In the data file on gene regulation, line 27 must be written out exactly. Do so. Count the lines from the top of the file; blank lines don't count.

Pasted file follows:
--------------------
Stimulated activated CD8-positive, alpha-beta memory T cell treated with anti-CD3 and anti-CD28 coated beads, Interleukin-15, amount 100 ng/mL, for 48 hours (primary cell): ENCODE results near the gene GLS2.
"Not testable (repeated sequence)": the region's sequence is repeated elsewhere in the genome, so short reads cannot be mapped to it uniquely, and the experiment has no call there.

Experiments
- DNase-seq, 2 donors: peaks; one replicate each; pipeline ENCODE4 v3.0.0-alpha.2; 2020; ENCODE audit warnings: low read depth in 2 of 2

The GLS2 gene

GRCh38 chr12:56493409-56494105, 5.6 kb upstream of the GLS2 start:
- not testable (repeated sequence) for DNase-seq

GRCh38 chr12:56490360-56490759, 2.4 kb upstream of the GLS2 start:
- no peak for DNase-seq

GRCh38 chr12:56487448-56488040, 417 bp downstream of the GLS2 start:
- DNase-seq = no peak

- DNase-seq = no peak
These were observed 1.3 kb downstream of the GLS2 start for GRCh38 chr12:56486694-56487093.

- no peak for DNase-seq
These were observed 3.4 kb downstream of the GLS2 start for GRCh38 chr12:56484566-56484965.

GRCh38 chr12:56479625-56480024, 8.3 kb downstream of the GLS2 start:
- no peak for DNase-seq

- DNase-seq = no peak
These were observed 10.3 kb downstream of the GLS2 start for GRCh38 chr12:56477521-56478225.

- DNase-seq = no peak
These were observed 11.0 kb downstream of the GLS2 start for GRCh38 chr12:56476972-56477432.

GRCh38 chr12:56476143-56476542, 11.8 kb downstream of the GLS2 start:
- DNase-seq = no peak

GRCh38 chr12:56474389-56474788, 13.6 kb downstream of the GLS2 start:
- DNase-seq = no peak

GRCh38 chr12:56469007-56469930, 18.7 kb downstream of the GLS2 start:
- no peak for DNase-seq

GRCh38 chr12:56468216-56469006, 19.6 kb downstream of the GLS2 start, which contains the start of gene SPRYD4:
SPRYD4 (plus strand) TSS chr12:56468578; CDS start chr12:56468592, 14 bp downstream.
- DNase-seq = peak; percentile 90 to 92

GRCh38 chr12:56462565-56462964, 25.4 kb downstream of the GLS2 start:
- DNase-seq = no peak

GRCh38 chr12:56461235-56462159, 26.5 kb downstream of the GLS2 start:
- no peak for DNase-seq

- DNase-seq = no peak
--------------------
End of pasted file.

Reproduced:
- no peak for DNase-seq